The magnificent surroundings, warm rooms and their heartwarming personality will make you fall in love with Rastoni from the very first day.

2. Vyzitsa & Waterfalls

Just 200m from Rastoni, you will find the closest village, Vyzitsa. Take your camera along and stroll around the minuscule streets and the central square, then head towards the village entrance.

Vizitsa main square by night. Photo source: drago, treckearth.com

Vizitsa main square by night. Photo source: drago, treckearth.com

There, you will find “Esperides”, the women’s traditional cooperative, where they make and sell delicious traditional local products (spoon sweets, preserves, traditional pasta, spirits and liquors) out of the finest ingredients of Mt Pelion.

Some of the Esperides women’s cooperative products. Photo source: pirouni.gr

Some of the Esperides women’s cooperative products. Photo source: pirouni.gr

If you feel like trekking, ask there for directions to “Argiraika” waterfalls. They may not be the most impressive you have seen but this short wander in the Pelian nature is really energizing and rejuvenating. For a glorious end to your Vyzitsa visit, and to replace the calories you just lost, head towards the main square again, and choose Yiorgaras tavern.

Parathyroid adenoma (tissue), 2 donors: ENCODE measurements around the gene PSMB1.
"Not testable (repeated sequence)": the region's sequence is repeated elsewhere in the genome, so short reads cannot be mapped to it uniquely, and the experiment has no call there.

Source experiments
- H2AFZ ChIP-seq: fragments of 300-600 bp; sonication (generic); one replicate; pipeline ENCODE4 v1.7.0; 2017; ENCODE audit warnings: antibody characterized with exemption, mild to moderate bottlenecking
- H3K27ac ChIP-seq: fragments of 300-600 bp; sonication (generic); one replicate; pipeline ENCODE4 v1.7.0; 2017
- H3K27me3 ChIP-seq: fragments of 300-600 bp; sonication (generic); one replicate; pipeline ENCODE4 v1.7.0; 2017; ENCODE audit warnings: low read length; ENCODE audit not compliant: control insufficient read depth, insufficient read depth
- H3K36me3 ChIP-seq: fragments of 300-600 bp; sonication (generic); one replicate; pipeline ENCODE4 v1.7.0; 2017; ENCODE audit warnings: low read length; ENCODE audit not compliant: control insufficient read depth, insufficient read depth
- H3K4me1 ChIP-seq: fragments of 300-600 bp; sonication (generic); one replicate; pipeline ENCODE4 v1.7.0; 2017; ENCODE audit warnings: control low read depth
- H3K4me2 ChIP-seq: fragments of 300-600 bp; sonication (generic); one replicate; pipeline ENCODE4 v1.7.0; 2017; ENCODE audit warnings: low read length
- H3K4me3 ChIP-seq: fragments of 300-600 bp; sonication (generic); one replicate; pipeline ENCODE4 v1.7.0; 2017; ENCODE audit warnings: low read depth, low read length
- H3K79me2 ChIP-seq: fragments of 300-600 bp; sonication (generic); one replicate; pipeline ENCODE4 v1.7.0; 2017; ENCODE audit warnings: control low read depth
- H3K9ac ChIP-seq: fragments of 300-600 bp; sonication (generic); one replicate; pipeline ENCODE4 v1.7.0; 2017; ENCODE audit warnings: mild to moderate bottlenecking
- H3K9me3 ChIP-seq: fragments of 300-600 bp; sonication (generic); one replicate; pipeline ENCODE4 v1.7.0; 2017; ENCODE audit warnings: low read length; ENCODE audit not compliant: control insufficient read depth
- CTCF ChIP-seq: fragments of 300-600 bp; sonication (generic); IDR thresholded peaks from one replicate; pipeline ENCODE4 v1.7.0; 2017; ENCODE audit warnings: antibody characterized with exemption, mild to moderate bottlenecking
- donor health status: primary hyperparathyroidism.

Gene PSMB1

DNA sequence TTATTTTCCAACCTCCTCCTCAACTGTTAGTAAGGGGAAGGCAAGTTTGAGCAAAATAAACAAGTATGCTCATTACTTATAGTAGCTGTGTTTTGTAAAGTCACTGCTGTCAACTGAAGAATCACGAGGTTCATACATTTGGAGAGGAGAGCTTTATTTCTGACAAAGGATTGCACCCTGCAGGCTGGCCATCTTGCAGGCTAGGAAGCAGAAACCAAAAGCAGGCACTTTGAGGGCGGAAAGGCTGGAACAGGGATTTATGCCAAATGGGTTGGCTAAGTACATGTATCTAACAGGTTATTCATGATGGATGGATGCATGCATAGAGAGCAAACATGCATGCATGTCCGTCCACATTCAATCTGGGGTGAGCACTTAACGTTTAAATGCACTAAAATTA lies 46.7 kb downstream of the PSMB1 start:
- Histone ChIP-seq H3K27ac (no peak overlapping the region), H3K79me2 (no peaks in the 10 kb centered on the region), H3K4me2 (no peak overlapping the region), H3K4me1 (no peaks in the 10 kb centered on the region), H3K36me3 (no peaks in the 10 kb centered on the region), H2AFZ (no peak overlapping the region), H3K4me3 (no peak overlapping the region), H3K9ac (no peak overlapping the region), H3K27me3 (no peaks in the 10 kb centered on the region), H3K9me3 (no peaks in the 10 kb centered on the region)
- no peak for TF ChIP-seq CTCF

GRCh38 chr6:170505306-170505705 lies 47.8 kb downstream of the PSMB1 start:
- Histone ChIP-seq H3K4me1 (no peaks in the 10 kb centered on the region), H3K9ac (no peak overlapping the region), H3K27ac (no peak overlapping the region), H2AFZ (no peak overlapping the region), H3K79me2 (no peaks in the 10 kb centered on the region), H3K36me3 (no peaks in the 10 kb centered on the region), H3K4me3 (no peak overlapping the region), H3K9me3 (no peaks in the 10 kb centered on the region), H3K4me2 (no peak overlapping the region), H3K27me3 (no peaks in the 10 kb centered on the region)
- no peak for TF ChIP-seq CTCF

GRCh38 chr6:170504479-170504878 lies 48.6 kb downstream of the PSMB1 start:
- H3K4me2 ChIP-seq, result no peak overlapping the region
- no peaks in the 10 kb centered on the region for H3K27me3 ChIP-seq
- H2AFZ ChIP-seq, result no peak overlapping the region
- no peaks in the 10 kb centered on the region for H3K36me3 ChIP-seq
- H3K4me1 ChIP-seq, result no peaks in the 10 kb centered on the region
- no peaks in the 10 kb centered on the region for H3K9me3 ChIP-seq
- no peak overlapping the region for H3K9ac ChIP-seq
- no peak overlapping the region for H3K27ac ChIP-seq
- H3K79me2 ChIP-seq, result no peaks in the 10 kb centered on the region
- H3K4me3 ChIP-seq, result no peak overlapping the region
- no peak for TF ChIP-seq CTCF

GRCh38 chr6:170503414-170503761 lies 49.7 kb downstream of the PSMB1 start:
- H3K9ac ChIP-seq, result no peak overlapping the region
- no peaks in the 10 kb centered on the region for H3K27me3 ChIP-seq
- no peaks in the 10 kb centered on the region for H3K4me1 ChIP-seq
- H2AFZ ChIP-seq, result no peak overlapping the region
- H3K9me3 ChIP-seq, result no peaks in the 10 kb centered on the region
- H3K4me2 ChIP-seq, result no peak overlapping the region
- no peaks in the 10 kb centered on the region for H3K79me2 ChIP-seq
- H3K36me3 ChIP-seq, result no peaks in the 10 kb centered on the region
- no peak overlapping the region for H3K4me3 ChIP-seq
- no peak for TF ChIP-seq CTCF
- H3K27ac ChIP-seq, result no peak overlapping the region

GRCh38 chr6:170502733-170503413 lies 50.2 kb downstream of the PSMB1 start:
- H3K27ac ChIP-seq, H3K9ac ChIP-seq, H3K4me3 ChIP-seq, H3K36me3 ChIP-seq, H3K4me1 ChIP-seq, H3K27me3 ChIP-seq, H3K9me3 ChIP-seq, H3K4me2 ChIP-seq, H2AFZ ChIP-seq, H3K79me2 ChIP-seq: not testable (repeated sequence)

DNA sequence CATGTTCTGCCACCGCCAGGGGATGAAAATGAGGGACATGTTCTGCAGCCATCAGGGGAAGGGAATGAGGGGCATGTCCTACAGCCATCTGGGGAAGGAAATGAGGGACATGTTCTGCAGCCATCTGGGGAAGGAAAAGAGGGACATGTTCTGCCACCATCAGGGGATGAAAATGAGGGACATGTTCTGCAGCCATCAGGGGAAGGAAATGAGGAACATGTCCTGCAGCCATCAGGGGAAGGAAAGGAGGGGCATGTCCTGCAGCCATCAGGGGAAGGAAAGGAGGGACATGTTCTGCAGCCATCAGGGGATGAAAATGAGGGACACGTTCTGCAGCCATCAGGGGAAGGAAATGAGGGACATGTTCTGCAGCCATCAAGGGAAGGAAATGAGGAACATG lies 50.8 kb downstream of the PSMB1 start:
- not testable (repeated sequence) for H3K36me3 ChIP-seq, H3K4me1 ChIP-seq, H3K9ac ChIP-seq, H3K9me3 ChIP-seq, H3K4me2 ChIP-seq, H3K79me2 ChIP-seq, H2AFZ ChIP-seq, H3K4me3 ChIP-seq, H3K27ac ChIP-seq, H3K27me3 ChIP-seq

3. Anna, na ena milo

“Anna, na ena milo” in Greek means “Anna, here is an apple”, and it is a phrase that was used in the first Greek primer to teach children the letters m and n, as in Greek it contains these letters several times.

anna tabela pelion web

This little coffee shop in Milies (that means “Apple trees”), is themed after the aforementioned textbook; from the walls to the tableware, everything is about apples and antique primers.

anna